We have been eager for a long time to hear the other side of last year’s mega losses at Société Générale (SCGLF), where a lone trader allegedly gambled away EUR 4.9 billion without anyone realizing it. Having worked at a French bank for a while ourselves, we have always felt that Kerviel’s losses were possible only due to the acquiescence of his superiors, who chose not to look too closely at his stellar track record. The beauty of that strategy, which we have witnessed on a smaller scale in the enterprise we worked at, is that everyone is happy while things go well. But if there is a turn of events to the worse, you can blame it on a rogue trader. Read the rest of this entry »
Short-extension strategies, also known under 130/30, 120/20 or even 150/50 monikers, are the latest fad to hit money management. Amidst the excitement over this new product, it has been lost on most of its advocates that the implementation actually starts with a negative alpha.
“For 40 days, the Topps board could shop like Paris Hilton.” Vice Chancellor Leo Strine, Delaware Chancery Court, on Topps’ go-shop provision (prior to Hilton’s incarceration)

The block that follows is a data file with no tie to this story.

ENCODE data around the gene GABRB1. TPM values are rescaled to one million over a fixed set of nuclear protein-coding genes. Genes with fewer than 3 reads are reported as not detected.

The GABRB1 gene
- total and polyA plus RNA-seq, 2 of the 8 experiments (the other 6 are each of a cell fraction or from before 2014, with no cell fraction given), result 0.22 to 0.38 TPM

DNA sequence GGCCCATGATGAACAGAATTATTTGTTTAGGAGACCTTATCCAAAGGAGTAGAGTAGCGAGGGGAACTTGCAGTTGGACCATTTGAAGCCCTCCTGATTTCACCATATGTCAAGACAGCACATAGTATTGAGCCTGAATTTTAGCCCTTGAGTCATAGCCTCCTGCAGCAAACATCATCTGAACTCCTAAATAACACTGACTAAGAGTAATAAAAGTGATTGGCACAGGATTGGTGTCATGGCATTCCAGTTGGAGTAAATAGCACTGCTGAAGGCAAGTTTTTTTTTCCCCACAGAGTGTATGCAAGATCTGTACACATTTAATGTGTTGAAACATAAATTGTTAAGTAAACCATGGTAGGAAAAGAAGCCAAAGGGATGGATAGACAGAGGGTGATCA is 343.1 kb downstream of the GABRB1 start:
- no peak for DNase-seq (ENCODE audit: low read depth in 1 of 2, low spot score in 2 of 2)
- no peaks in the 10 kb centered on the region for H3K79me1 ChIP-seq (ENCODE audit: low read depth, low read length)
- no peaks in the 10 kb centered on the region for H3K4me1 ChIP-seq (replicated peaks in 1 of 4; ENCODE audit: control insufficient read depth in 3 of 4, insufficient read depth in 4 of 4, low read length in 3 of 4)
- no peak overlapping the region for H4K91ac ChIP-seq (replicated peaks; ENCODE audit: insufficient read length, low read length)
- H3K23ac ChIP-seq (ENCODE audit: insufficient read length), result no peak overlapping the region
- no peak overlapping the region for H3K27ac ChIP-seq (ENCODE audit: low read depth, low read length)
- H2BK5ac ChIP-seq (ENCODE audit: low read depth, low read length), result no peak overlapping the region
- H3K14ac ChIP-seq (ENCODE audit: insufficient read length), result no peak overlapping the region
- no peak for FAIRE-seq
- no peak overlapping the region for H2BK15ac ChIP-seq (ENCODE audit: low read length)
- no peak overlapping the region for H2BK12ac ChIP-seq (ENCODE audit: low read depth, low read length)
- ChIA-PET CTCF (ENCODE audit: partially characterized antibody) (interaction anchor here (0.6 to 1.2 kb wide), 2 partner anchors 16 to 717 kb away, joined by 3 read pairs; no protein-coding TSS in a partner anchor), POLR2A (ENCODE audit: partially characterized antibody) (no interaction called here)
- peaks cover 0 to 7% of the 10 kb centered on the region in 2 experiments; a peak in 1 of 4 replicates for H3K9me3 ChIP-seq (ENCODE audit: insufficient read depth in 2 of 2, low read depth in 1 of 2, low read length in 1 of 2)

Michael Eisner’s attempted Mickey Mouse buyout of playing card and Bazooka bubble maker Topps (ticker: TOPP) has been relegated to the history channel after a Delaware court enjoined the deal and allowed Upper Deck to launch a tender offer for Topps’ shares at a premium to Eisner’s proposed price. Topps’ management frustrated all attempts by Upper Deck to buy Topps in a classic example of a principal-agent conflict, where management prefers a financial buyer over the purchase by a competitor in order to keep their jobs, although shareholders would get a bigger payout from a strategic buyer.
The NYSE’s takeover advances to the London Stock Exchange captures headlines, but another merger involving the NYSE risks having more far-reaching consequences for the financial industry in the U.S.: the merger of the regulatory divisions of the NYSE (NYX) and the NASD (NDAQ). The SEC demanded this merger when the NYSE became a for-profit organization, as the for-profit status may compromise the NYSE’s regulatory zeal.
The principal beneficiaries of the merger will be the 200 large brokerage firms with dual membership of the NYSE and NASD, whose compliance costs will be reduced significantly. The bulk of the 5,100 NASD members see no obvious advantages. Read the rest of this entry »